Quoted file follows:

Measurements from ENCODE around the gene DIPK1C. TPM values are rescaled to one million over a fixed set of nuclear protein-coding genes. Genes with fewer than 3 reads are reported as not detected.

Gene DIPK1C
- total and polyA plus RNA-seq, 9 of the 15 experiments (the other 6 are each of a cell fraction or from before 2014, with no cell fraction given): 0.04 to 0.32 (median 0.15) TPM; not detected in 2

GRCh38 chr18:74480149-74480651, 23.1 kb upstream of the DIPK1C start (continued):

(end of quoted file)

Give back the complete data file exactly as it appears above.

Measurements from ENCODE around the gene DIPK1C. TPM values are rescaled to one million over a fixed set of nuclear protein-coding genes. Genes with fewer than 3 reads are reported as not detected.

Gene DIPK1C
- total and polyA plus RNA-seq, 9 of the 15 experiments (the other 6 are each of a cell fraction or from before 2014, with no cell fraction given): 0.04 to 0.32 (median 0.15) TPM; not detected in 2

GRCh38 chr18:74480149-74480651, 23.1 kb upstream of the DIPK1C start (continued):